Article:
This image draws me in every time I look at it. In my visual curiosity, shapes and forms and light and the interaction of these elements fascinate me. Yet somehow, this particular combination speaks deeper to my soul.
The bone image comes from a project in which I used “hot lights” to learn more about controlling light on a subject. A friend found a cow skeleton on the back of her farm, and I brought home several of those bones. Since I’m a retired Anatomy & Physiology professor, my interest in old bones comes naturally. We knew a little of the history of the cow and had met the living cow, so that knowledge added a dimension of connection to her bones for me. I loved the organic feel of the dirt left on the bones, so I did not clean them up. During the studio sessions, these bones became my friends; like old friends, I still have a few of them. Using “hot lights” instead of strobes also led me to a more personal connection to the images, more control and pre-visualization of the effects of slight changes in position or intensity of a light or reflector. Together, the bones and I experimented! This particular image is of a coxal bone, half of the pelvis, and I appreciate the interplay of the textures, shapes, and shadows.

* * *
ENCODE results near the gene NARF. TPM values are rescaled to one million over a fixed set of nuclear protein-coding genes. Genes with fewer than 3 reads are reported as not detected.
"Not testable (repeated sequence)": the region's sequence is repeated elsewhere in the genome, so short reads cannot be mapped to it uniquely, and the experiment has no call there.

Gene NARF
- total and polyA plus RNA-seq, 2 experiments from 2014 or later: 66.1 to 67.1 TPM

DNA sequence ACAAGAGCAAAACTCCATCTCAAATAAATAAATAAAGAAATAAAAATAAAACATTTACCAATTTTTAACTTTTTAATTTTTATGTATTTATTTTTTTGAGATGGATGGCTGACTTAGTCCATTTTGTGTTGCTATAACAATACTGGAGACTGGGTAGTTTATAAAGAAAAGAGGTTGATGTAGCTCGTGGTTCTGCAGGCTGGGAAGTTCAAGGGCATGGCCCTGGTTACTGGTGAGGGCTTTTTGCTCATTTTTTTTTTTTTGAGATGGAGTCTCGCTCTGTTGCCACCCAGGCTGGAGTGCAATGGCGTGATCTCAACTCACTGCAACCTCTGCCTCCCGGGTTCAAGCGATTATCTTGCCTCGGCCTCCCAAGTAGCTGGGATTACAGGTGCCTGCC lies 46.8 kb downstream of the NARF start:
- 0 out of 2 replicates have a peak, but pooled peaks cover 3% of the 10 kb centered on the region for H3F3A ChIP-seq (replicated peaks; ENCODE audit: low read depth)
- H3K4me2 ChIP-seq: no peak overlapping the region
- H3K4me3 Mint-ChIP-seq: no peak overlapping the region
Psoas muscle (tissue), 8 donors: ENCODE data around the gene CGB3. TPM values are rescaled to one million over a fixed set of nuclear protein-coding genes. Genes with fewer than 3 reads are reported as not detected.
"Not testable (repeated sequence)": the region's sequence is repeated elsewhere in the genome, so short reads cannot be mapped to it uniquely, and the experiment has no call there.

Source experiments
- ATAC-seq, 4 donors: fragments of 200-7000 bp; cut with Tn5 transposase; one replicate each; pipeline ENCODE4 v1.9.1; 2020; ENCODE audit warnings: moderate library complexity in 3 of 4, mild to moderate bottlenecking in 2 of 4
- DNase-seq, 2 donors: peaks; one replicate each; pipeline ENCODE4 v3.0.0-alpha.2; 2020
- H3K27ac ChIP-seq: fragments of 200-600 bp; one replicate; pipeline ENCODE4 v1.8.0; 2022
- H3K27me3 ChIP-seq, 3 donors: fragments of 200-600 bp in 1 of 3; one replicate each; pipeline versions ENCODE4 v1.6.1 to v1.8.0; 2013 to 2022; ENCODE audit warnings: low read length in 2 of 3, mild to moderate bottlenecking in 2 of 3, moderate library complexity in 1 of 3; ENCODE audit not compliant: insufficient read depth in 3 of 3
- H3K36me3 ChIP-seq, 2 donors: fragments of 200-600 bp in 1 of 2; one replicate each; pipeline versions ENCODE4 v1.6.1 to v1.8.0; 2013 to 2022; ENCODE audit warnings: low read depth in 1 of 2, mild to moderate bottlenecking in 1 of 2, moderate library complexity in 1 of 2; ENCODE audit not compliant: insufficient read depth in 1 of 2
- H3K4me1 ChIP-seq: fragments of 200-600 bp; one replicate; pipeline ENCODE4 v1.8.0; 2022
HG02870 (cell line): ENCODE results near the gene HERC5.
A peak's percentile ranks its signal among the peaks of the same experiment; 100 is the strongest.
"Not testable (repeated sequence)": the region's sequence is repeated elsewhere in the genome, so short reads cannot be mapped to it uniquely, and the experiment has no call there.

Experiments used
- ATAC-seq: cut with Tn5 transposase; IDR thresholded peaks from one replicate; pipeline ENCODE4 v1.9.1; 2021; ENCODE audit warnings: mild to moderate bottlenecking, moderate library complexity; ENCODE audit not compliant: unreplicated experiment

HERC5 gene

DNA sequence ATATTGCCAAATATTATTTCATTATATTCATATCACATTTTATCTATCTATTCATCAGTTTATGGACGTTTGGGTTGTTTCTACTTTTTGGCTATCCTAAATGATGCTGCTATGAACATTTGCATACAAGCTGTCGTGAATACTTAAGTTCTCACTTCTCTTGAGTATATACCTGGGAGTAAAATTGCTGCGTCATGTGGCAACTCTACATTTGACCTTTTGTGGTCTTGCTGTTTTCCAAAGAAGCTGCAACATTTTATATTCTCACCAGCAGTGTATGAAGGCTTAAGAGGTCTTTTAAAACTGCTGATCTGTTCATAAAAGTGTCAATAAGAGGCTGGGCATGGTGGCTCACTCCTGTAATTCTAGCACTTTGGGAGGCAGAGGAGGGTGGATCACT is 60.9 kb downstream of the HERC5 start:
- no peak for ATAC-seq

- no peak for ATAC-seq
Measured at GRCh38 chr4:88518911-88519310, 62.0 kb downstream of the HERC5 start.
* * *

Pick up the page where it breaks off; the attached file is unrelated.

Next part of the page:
Some months later, I did several figure-study sessions with a wonderful model in the studio using different lighting. She was a active part of the art, and the images we created together were a fusion of both of our creativities. As with the bones, I was fascinated by the shapes and lights on her body. But these images went beyond shapes and forms and light–the woman is living and dynamic and expressive from within. She gave the camera her body and soul and thus gifted me with the images on my film.
I’m not sure when I saw the fusion of these two images into one. Separately, they are nice images emphasizing light, shape, form, texture. Together, they make a statement that is not so easily forgotten.
As a little technical note, the bones were originally shot with a medium-format camera using black-and-white film; later the negatives were scanned into digital form. The lighting was with stationary incandescent lights, diffuser screens, and reflectors in a simple studio setting. As with the bones, I used film for the figure studies with a medium-format camera and later scanned the negatives. For lighting of the woman, I used a larger studio with multiple strobes. Further manipulation and compositing was done primarily with Adobe Photoshop.